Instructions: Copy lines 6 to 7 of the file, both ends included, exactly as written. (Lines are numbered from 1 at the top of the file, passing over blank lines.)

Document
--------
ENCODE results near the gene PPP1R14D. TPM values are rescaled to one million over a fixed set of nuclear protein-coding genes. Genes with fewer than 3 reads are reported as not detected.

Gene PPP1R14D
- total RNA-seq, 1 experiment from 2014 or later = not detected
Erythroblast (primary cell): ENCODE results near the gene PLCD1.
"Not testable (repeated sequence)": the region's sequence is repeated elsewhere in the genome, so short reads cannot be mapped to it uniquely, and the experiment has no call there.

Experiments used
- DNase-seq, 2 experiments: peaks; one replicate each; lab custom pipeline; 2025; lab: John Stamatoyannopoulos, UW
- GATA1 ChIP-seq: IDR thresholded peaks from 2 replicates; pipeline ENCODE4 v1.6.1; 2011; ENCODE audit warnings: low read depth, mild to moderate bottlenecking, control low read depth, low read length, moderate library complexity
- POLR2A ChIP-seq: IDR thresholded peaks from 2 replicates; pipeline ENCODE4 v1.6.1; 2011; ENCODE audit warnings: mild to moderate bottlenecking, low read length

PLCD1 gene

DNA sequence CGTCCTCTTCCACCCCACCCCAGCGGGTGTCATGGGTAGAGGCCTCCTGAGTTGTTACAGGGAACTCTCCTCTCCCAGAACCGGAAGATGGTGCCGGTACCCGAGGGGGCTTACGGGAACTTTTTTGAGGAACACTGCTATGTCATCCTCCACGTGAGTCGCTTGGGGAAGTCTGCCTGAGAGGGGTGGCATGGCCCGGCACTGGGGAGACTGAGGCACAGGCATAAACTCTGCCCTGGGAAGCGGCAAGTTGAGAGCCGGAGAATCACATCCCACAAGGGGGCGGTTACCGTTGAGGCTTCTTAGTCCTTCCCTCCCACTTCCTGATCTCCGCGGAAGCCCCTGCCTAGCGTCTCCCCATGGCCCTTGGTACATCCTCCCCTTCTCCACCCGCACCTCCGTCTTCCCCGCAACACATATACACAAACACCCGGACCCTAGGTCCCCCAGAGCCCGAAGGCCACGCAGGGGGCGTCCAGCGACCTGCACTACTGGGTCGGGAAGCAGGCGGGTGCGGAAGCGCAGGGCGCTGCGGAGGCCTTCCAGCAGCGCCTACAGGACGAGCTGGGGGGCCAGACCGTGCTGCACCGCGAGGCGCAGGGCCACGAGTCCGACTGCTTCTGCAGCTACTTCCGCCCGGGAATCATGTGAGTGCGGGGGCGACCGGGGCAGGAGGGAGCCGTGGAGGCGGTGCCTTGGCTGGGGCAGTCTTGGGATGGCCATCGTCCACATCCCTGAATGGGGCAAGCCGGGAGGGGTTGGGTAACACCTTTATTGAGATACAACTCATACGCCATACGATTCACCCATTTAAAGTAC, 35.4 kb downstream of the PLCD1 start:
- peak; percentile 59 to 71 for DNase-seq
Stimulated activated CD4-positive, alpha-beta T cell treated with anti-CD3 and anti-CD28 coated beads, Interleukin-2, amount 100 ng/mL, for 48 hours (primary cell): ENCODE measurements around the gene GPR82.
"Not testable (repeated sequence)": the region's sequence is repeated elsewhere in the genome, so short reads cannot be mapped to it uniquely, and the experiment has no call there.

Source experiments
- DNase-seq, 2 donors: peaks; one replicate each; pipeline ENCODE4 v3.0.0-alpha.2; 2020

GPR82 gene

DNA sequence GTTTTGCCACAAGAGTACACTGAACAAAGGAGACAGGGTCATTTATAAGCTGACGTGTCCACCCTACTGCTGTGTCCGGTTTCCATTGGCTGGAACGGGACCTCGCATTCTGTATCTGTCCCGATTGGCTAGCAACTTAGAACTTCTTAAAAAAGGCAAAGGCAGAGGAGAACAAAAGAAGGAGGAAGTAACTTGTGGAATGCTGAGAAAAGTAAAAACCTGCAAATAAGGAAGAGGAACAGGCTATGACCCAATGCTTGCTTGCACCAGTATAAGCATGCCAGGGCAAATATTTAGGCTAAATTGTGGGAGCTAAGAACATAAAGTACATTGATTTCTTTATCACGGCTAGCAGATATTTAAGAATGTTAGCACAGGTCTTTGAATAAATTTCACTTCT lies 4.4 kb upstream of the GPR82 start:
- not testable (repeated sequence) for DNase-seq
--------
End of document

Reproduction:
Experiments used
- DNase-seq, 2 experiments: peaks; one replicate each; lab custom pipeline; 2025; lab: John Stamatoyannopoulos, UW